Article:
5. #5
    Platinum Member
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    Aug 2005
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    Saltspring Island, BC, Canada
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    Kubota L3130HST

    Default Re: Septic line distance limitations

    I don't believe there is a regulation limit on lengths of drains to septic tanks provided you respect the 1 " 40 fall and have rodding eyes every 60 feet or so to clear blockages but you'll want to keep it as short as possible for maintenance purposes. The longer the run the deeper your drains will have to be in flat ground to get a gravity feed and there will be a limit on how deep you'd want to install you're septic tank.

    The suggestion of installing a macerator by Bird is a good one that will ensure that any solids are at least part liquidised and if you can ensure a gravity feed to the septic tank, you shouldn't have much problems. Pumping is possible as well but best to try to design a gravity system first and turn to this option if gravity can't be made to work.

  6. #6
    New Member
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    Oct 2004
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    19

    Default Re: Septic line distance limitations

    Most plumbing codes require a minimum of 1/8" per foot of slope. That means every 96 feet of run, you will have 1 foot of fall. There really is no "limit" on the length of run, but you must maintain the fall. As mentioned earlier, every 75 feet code will require a cleanout be installed to clean the line if/and or when necessary.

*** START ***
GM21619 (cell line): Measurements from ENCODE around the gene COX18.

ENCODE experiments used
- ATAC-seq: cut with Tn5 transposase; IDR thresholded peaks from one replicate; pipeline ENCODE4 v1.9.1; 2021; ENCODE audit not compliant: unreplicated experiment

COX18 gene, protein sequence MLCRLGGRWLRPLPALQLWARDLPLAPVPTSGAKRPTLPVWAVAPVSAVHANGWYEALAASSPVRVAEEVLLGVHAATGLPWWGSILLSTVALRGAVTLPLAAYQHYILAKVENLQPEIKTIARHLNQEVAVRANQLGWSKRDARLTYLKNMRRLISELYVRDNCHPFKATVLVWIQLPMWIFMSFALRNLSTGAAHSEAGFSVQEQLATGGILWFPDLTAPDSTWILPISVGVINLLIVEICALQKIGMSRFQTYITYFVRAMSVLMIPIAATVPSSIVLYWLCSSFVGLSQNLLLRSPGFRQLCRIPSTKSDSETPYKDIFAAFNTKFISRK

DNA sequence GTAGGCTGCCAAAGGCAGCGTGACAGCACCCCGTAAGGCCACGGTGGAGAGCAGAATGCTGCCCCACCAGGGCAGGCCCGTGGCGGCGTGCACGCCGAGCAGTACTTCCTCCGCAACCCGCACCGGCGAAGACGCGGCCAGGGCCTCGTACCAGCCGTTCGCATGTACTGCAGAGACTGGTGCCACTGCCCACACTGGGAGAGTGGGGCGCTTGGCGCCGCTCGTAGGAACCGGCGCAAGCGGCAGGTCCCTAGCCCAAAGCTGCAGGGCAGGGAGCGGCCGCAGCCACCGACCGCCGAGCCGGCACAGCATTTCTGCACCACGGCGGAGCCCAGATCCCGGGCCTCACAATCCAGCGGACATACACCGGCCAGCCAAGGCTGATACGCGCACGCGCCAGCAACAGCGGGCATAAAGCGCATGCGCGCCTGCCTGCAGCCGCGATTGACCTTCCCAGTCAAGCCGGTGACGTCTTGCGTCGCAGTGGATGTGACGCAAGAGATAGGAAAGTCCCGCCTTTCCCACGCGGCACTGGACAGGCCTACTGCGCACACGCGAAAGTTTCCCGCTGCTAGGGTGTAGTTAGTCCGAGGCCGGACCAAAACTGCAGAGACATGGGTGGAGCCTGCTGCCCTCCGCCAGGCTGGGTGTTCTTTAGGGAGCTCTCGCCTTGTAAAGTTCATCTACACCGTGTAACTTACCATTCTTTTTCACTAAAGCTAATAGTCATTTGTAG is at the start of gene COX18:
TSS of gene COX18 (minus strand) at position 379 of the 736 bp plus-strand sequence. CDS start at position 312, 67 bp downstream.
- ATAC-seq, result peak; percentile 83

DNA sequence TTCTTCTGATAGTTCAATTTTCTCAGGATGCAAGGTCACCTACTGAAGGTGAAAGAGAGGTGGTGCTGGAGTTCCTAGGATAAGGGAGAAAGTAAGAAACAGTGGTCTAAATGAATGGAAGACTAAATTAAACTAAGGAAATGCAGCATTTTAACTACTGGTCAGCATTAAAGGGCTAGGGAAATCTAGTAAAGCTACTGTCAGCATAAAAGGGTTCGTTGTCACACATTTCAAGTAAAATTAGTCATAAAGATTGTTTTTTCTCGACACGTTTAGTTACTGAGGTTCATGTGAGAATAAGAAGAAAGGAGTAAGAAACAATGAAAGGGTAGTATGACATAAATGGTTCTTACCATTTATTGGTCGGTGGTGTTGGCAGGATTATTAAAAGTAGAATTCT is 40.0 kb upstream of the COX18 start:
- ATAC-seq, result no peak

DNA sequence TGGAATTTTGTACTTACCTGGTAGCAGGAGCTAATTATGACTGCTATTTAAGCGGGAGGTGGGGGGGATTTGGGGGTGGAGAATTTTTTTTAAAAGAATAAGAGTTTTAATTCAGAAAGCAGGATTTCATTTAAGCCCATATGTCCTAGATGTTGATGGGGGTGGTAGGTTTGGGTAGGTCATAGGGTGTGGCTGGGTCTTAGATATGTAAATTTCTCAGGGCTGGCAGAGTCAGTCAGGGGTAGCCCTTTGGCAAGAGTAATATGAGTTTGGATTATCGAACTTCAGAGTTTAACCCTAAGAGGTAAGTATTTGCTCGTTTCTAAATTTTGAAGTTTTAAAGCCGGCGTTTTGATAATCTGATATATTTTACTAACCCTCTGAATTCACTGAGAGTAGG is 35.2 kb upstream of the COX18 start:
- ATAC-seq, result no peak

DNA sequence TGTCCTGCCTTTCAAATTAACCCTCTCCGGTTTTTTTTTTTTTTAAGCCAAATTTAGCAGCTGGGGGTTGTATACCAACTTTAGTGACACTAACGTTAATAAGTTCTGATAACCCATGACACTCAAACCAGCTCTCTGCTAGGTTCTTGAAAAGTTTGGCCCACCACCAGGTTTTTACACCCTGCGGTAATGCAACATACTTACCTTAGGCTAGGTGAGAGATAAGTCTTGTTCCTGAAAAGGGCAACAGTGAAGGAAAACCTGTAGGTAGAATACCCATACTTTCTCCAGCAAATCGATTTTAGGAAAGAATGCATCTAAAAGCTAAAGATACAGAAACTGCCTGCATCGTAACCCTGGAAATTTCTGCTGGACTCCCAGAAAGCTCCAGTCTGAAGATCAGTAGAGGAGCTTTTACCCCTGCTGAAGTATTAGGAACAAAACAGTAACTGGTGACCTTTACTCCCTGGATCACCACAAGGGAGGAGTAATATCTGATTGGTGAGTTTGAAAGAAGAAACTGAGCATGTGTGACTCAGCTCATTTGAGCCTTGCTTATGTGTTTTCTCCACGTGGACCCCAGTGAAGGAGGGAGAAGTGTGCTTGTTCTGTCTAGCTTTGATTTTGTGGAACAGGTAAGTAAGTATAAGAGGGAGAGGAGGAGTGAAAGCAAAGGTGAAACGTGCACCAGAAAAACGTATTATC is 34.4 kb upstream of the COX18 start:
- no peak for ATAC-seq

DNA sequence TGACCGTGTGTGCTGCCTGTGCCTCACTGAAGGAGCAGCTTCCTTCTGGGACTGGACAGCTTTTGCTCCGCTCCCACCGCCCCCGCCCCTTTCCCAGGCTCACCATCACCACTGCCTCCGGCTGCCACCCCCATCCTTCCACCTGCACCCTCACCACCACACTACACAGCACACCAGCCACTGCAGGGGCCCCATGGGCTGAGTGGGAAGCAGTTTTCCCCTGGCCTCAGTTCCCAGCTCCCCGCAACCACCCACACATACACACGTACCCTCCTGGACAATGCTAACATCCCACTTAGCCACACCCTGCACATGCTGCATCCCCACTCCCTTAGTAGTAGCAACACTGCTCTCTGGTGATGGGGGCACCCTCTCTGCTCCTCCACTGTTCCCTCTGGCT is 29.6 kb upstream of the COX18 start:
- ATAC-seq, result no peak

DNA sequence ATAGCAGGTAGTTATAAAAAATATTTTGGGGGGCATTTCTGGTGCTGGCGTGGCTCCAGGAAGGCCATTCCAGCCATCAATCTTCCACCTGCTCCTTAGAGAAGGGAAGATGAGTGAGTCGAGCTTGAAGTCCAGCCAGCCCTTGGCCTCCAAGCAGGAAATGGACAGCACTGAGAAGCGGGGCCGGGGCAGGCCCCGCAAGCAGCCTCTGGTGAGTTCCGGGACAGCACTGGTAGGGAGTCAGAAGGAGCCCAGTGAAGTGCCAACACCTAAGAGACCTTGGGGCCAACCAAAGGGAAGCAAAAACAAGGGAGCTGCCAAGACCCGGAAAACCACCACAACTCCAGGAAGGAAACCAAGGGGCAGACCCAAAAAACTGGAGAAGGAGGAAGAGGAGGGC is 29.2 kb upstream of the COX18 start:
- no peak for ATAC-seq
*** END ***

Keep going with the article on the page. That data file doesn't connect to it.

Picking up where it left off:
If you cannot maintain the constant slope, you can go to a sewage lift pump and then you do not have to have that line at a gradual slope. The lift pumps will work OK, but anytime you can have a sanitary line drain naturally, you are better off than pumping.....

  7. #7
    Elite Member
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    MT180D

    Default Re: Septic line distance limitations

    Another option to consider is a second tank and a simple 'grey water' pump into 2" line feeding the drainage field.
    That is if you have to go 'uphill'.
    Such a pump is cheaper and easier to maintain than a solids pump.
    I have 2 installations where I pump uphill as much as 25' to the drainage fields.
    This is done in order to respect drainfield seperation from waterfronts.
    Both pumping installations are reaching 20 yrs of operation.
    Check valves are recommended otherwise backflow can actually damage the pump.
    Usual installation calls for a greywater holding or pumping tank which can be even a large HD garbage plastic pail.

  8. #8
    Platinum Member
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    Nov 2003
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    Theresa, NY
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    NH2120 RTV500 Bobcat S250

    Default Re: Septic line distance limitations

    I was at the plumbing supply house the other day, and they had on display a toilet setup with the pump built in. It's focus was on basement installations, but could be handy for many applications.

  9. #9
    Elite Member Dmace's Avatar
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    Oct 2005
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    Wakefield, NH